Christian Reiner, senior researcher at Lauder Business School, has just published a new study on how to increase the resilience and security of the supply of medical and pharmaceutical products. He co-authored the study together with Jan Grumiller and Hannes Grohs from the Austrian Foundation for Development Research. The study was commissioned and financed by the Austrian Chamber of Labour.
The COVID-19 pandemic has exposed the fragility of medical products and pharmaceutical global value chains (GVCs). Against this background, debates on various policies to increase the resilience of these supply chains intensified. However, there is currently no consensus on which policies are required to ensure supply security for ‘critical’ or ‘essential’ products in the European Union (EU), and even the definition of these products is the subject of debate.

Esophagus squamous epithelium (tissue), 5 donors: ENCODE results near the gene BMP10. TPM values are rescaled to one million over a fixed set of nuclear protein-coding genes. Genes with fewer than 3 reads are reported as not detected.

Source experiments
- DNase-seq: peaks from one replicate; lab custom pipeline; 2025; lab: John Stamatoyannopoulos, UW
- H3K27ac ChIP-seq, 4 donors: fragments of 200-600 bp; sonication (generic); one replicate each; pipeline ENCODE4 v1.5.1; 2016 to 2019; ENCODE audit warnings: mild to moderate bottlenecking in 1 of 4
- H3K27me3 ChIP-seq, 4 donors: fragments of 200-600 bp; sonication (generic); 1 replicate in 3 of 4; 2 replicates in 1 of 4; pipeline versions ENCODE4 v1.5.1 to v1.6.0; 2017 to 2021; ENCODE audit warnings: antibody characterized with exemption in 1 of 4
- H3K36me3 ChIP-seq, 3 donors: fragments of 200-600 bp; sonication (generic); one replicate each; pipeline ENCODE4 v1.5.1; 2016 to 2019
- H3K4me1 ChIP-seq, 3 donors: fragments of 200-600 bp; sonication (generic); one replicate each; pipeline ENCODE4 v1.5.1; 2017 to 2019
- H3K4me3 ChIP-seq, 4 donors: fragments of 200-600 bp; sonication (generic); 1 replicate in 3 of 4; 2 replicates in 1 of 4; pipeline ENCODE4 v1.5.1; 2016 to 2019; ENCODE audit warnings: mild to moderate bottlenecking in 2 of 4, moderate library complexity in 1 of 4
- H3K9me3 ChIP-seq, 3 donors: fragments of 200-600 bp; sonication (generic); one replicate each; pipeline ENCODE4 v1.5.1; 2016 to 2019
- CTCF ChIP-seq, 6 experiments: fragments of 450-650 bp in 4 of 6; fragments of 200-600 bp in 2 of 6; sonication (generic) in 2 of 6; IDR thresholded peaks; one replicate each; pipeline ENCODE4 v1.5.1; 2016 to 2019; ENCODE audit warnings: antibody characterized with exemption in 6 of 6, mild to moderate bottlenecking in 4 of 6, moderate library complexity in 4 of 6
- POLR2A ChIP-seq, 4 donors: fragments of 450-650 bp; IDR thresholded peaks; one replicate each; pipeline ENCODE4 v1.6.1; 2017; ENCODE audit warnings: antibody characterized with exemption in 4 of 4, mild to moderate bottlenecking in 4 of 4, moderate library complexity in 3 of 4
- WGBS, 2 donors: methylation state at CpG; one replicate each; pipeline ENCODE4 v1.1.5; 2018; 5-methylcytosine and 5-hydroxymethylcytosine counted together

This report presents a detailed analysis of the medical products and pharmaceutical GVCs in order to foster our understanding of their vulnerabilities and to identify potentials for increasing their resilience. Given the large diversity of products within the medical and pharmaceutical sectors, the report presents a selection of three case studies on representative products for each of the two sectors/GVCs: (i) respirators, (ii) examination gloves, and (iii) ventilators for medical products and (a) penicillin (antibiotic), (b) paracetamol (analgesic), and (c) heparin (anticoagulant) for pharmaceuticals. The effects of COVID-19 on medical and pharmaceutical GVCs were distinct: most countries in the EU faced shortages of various critical medical products in early 2020, with negative effects on patients and health care workers. In contrast, COVID-19 induced shortages of pharmaceutical products were, so far and with a few exceptions, rare and with very limited negative effects for patients. Having said that, the COVID-19 pandemic highlighted already existing and potential new vulnerabilities for various pharmaceutical products in the EU.